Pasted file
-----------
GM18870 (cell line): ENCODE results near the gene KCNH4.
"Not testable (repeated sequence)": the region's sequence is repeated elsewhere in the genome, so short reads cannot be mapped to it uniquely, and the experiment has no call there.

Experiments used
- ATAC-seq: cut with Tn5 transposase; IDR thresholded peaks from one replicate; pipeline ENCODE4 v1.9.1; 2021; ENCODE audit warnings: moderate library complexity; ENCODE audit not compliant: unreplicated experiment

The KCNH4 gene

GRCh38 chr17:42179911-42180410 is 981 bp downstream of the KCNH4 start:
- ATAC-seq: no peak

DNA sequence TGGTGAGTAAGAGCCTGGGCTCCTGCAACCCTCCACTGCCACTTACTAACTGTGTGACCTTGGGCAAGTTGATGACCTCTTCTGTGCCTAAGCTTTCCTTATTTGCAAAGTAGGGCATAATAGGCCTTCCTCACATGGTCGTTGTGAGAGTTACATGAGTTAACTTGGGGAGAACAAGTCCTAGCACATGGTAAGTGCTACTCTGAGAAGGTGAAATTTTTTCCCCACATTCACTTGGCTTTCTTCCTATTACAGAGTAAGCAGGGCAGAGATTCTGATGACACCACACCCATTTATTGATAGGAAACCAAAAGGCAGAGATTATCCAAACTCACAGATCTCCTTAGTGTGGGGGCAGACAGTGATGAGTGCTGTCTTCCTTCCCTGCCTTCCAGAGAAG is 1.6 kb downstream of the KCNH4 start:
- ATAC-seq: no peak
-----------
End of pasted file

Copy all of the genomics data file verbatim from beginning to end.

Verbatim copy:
GM18870 (cell line): ENCODE results near the gene KCNH4.
"Not testable (repeated sequence)": the region's sequence is repeated elsewhere in the genome, so short reads cannot be mapped to it uniquely, and the experiment has no call there.

Experiments used
- ATAC-seq: cut with Tn5 transposase; IDR thresholded peaks from one replicate; pipeline ENCODE4 v1.9.1; 2021; ENCODE audit warnings: moderate library complexity; ENCODE audit not compliant: unreplicated experiment

The KCNH4 gene

GRCh38 chr17:42179911-42180410 is 981 bp downstream of the KCNH4 start:
- ATAC-seq: no peak

DNA sequence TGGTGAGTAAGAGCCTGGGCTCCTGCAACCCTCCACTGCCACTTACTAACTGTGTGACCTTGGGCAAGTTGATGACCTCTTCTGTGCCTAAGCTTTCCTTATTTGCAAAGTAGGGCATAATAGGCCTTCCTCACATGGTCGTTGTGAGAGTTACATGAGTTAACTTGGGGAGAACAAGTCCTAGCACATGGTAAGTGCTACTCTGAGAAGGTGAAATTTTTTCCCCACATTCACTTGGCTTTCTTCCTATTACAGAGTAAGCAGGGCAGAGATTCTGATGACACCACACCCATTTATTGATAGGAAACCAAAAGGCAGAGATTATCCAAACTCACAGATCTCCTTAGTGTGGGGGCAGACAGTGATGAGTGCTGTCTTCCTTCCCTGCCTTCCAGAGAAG is 1.6 kb downstream of the KCNH4 start:
- ATAC-seq: no peak